How The Ning Works
How the Ning™ Works?
The Ning™ works by using “Direct Response Olfaction,” the science of creating brain based biochemical or behavioral positive change through scent specific stimuli. The Ning™ is a non-allergenic, medical grade plastic device with the appearance of a small horseshoe. The Ning™ carries the scent of various powerful terpenes which can dramatically influence behavior.
"The Ning™ is so small, worn on the septum part of the nose. Clear to the eye yet it delivers powerful lifestyle effects."
What is Olfaction?
Olfaction, or the sense of smell, is the most direct and powerful stimulus to positive biochemical and behavioral changes. It is far faster, more efficient and safer than light, sound, pressure, electricity, or ingestible chemistry. Olfaction was a rather neglected area of physiology until April 2003, the results of the international Human Genome Project gave us the ability, for the first time, to read nature's complete genetic blueprint for building a human being. The results demonstrated, to every scientist’s shock, that the sense of smell has the second largest number of genes responsible for its development and steady functioning (the immune system was first, and reproduction was third). Then olfaction took on even more importance when in 2004 when Richard Axel and Linda Buck won the Nobel Prize in Physiology and Medicine for their studies describing the incredible, unexpected number of genes dedicated to olfaction and how the olfactory system works.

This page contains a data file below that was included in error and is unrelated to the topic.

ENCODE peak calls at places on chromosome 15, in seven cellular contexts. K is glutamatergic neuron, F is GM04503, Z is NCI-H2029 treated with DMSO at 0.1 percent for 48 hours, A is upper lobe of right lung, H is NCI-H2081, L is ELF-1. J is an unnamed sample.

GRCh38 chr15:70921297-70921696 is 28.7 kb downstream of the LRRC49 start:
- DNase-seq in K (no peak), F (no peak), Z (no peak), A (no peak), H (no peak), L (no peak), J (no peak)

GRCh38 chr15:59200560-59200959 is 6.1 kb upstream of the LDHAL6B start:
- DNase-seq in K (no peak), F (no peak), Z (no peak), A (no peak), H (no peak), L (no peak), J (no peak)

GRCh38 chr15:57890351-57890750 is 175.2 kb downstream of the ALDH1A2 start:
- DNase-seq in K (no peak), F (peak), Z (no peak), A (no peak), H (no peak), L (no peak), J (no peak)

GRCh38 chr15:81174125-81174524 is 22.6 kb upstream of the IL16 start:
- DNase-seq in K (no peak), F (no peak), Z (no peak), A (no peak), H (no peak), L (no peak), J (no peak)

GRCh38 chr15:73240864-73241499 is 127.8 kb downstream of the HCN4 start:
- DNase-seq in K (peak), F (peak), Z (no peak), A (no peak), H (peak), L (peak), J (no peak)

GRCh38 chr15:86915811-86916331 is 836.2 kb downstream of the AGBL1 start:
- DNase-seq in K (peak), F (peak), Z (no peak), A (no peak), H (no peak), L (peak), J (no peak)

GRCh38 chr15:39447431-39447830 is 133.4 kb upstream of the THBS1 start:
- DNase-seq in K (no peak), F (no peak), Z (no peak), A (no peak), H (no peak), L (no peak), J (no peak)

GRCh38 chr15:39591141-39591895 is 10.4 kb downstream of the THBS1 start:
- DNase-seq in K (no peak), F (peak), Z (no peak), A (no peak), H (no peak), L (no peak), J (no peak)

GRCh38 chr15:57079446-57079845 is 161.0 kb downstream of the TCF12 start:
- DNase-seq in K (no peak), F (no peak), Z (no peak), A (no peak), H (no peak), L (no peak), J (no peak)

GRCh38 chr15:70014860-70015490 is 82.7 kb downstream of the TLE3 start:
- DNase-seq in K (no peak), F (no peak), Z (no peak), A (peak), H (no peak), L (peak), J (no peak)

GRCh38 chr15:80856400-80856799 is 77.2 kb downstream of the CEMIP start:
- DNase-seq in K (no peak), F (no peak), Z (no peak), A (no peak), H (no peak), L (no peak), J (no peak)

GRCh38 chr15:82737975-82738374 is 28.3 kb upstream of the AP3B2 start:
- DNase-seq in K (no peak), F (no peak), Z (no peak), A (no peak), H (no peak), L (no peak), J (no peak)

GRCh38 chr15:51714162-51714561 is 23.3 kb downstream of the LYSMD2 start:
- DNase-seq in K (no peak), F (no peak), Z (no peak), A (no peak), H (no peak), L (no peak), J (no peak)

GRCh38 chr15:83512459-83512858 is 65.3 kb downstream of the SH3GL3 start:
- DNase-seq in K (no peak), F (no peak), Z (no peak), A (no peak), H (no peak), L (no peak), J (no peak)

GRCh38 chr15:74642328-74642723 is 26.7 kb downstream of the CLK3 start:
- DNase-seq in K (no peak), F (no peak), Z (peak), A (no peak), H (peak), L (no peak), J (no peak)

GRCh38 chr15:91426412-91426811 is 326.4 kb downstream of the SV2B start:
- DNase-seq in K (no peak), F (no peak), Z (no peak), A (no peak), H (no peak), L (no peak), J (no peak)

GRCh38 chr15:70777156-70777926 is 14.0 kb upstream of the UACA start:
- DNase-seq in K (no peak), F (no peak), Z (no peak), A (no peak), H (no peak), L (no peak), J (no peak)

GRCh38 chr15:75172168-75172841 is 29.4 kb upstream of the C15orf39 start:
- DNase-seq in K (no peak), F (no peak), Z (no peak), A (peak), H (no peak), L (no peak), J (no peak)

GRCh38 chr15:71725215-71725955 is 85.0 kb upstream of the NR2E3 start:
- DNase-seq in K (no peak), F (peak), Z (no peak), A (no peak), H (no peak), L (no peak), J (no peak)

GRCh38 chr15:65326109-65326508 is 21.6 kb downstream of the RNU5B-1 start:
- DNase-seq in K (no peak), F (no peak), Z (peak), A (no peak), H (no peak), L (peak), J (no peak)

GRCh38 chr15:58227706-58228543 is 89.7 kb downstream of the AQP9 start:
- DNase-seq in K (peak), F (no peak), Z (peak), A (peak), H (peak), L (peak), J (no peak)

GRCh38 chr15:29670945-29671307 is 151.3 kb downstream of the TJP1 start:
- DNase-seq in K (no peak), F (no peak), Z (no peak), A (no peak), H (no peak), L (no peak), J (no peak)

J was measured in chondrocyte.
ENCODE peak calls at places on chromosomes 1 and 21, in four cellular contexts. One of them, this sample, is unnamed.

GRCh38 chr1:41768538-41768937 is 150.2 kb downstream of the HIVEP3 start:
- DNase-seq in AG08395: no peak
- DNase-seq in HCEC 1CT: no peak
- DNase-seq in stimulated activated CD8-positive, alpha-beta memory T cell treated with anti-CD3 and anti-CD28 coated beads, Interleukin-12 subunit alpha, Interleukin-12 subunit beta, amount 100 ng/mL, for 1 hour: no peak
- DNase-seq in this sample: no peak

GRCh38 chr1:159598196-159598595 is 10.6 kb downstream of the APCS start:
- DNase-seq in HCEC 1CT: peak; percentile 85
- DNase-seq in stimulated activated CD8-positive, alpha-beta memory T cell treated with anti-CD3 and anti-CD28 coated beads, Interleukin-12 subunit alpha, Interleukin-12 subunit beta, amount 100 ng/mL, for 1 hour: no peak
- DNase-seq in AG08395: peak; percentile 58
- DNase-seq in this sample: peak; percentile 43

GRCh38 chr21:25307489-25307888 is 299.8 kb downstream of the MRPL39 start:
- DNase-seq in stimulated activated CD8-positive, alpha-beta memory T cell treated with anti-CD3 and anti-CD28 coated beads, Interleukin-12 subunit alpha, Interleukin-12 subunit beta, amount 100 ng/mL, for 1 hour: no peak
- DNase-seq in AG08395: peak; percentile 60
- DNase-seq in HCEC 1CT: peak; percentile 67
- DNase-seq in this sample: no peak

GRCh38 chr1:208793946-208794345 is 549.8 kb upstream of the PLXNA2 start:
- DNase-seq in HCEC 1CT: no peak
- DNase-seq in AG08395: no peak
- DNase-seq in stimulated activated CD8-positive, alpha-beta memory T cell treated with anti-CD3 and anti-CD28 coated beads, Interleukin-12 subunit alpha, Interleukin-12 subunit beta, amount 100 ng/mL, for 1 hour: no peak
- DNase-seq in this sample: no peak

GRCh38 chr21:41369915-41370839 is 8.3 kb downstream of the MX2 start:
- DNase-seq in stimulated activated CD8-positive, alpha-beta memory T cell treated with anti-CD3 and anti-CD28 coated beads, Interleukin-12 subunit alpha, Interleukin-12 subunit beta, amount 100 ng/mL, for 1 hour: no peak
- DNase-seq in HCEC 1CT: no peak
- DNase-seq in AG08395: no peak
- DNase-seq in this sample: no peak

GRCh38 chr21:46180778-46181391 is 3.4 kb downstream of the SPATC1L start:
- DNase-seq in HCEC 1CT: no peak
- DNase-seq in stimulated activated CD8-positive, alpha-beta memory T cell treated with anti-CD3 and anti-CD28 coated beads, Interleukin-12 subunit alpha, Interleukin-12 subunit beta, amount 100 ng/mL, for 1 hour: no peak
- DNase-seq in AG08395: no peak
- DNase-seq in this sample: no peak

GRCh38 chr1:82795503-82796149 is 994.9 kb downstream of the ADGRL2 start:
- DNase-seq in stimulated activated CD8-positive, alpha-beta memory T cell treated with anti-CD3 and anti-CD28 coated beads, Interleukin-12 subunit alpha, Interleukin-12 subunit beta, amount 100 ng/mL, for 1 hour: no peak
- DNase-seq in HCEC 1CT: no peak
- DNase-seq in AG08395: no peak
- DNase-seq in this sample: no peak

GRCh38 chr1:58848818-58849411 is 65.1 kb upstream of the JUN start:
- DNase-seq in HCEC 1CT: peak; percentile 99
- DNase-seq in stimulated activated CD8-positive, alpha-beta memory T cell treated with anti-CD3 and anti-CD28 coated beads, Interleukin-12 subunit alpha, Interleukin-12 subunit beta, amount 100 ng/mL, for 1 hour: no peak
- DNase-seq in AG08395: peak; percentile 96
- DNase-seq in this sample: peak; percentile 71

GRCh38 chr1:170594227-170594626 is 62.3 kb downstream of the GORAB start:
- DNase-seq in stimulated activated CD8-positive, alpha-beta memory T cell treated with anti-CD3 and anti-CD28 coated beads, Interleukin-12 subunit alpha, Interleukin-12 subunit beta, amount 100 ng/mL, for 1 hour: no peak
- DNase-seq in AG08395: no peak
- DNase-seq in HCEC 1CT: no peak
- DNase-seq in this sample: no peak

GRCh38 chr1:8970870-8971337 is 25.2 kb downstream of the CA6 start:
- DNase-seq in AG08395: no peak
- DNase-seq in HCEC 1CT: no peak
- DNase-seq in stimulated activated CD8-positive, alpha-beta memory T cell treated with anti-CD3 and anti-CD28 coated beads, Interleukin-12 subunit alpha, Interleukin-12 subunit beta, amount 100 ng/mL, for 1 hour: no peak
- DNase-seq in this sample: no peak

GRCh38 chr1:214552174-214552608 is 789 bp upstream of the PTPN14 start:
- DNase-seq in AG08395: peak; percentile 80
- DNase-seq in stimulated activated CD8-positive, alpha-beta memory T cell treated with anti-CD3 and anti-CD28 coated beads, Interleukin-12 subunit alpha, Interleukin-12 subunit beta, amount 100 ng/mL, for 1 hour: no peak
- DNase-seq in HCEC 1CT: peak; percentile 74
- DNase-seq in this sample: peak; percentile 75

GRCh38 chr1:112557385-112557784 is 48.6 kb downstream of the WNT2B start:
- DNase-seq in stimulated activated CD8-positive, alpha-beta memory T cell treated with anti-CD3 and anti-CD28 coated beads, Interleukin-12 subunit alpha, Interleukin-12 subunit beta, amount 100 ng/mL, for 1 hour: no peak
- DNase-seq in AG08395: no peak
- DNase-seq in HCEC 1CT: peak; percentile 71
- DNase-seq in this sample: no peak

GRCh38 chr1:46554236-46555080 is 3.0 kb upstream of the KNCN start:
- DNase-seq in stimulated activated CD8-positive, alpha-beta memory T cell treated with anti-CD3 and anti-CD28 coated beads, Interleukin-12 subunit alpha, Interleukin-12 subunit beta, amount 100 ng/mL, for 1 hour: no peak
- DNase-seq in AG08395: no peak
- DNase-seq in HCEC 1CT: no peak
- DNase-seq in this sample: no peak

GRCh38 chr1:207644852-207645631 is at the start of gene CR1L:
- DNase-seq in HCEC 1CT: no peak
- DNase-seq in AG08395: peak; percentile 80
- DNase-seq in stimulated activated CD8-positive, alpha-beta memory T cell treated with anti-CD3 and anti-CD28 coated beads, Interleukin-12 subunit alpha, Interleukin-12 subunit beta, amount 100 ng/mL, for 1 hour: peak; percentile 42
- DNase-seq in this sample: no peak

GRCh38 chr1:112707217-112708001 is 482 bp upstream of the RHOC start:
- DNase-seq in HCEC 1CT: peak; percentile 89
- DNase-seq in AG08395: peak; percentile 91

What is the simplest way to understand olfaction?
Olfaction is the second most complex aspect of the body, so any attempt to simplify it does not do justice to its importance. But let’s give it a whirl. The nose is commonly thought of as the main organ of smell, but this is not really the case. Olfaction does not begin at the nose. The nose (nasal passages) simply channels odor molecules to over 100 million sensing neurons that comprise the olfactory epithelium. Each olfactory neuron has 10-20 cilia which are hair like projections that capture specific odor molecules and bind them to their respective chemoreceptors. There are hundreds of different odor receptors, each with the ability to sense certain odor molecules. Research has shown that an odor can stimulate several different kinds of receptors. The brain interprets the combination of receptors to recognize any one of about 10,000 different smells. This binding changes the permeability of the sensory neurons causing a slow electric potential that travels on the axons of the receptor cells which terminate in the olfactory bulb, a projection of the brain that lies on top of the nasal cavity. From the olfactory bulb, the signal is transmitted to different parts of the nervous system, most often the limbic system in the brain, where various outcomes can occur. The limbic system contains the hypothalamus among other brain structures.
The nasal cavity and the mouth also have a backchannel connection, the nasopharynx, which travels up from the rear of the mouth to the nasal cavity. That is one reason flavor is so heavily influenced by the sense of smell. Specifically, when you chew, or let food linger in your mouth, some odorant molecules manage to waft up the nasopharynx and stimulate the olfactory receptors.
"You can’t even see the Ning™.
Clear, septum like ring infused with terpenes!"
How does Olfaction Work?